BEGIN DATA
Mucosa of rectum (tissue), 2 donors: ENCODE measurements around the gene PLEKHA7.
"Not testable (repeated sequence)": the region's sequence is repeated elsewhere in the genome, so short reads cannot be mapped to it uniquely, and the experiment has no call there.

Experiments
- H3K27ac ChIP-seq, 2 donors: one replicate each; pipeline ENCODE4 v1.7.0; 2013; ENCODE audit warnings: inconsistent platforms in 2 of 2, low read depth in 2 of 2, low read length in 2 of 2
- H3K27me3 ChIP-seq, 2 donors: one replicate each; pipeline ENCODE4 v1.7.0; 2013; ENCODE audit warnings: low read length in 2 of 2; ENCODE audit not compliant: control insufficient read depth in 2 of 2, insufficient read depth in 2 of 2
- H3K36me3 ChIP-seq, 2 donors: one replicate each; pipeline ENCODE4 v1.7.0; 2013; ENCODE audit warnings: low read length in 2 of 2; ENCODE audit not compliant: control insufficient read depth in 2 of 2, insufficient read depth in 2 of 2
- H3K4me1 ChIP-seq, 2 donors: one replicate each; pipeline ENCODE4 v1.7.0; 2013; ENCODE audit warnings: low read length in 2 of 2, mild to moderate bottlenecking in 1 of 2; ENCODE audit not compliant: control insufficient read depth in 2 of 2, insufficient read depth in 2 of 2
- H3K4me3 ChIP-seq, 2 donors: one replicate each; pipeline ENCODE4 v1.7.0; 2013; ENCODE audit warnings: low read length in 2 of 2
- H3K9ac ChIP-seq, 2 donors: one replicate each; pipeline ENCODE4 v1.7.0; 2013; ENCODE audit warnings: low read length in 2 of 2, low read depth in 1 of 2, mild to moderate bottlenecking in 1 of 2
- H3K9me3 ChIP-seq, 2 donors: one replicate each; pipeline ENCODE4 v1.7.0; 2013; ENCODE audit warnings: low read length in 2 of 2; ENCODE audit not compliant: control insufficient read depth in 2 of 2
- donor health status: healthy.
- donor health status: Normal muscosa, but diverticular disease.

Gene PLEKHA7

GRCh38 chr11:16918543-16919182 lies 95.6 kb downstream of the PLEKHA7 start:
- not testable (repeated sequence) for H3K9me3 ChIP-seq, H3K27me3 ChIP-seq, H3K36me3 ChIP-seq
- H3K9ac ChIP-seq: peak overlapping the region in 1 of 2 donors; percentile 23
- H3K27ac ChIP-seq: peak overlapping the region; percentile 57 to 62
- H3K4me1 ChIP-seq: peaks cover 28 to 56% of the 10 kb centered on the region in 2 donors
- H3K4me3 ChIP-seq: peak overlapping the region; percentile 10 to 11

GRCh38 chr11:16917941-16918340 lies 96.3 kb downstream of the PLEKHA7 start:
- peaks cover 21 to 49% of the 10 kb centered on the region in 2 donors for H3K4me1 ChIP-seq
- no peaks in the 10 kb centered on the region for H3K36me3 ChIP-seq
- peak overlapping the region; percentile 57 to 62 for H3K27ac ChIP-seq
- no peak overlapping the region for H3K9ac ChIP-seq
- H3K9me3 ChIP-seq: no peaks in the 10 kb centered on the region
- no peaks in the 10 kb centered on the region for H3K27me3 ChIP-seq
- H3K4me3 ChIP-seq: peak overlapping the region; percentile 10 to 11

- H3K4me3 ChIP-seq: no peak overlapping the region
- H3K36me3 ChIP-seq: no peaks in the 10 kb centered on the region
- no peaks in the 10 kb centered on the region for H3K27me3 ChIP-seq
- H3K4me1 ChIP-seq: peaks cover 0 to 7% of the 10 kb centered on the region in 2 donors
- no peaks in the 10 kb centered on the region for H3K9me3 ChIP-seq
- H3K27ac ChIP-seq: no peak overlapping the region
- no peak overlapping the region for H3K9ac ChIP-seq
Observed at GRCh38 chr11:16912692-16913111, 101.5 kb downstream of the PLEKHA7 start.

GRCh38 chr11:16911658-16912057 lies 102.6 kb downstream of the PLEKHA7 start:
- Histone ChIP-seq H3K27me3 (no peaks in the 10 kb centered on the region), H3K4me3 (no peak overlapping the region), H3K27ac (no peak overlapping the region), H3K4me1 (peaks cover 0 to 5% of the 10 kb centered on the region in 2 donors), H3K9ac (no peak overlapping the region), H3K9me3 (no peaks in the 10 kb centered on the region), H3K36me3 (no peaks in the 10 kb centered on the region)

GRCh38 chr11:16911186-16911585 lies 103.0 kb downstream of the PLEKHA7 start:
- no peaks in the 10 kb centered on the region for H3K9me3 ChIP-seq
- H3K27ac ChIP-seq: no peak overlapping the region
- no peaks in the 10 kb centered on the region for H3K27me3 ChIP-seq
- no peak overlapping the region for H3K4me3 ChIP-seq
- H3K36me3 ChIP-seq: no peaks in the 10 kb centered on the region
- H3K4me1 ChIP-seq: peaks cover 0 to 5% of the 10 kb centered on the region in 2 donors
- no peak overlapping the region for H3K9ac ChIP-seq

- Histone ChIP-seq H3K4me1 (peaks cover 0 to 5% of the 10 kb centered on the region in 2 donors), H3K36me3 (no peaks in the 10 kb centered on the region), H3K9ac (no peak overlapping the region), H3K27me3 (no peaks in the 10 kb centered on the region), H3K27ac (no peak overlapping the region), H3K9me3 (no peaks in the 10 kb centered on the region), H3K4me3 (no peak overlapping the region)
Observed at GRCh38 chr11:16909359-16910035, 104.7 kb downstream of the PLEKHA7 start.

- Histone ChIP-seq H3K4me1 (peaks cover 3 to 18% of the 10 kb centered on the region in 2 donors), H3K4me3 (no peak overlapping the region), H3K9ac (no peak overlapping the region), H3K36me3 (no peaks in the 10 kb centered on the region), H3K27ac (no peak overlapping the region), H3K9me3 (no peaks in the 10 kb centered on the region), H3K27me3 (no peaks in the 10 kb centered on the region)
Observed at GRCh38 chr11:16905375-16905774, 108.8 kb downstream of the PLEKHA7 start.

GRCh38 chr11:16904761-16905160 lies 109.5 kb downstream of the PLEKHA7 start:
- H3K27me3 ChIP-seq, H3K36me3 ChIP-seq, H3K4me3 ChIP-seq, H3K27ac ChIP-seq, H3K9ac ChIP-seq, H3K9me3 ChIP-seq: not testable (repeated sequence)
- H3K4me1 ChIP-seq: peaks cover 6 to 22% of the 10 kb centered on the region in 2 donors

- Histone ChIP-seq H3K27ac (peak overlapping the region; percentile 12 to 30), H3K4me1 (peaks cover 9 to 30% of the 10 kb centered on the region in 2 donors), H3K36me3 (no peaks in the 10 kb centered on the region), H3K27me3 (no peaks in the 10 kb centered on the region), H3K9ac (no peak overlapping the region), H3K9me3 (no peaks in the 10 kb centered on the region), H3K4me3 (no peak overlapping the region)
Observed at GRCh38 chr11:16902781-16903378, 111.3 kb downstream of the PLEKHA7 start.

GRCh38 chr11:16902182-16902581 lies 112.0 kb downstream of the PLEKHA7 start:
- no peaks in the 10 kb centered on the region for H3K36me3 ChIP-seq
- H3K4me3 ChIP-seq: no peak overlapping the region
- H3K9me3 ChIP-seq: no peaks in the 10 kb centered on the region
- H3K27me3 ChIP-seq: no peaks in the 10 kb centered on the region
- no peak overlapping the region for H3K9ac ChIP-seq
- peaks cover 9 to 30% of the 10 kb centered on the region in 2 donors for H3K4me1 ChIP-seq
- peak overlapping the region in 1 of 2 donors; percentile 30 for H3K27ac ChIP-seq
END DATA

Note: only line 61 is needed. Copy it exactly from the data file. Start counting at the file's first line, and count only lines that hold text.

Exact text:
- peaks cover 9 to 30% of the 10 kb centered on the region in 2 donors for H3K4me1 ChIP-seq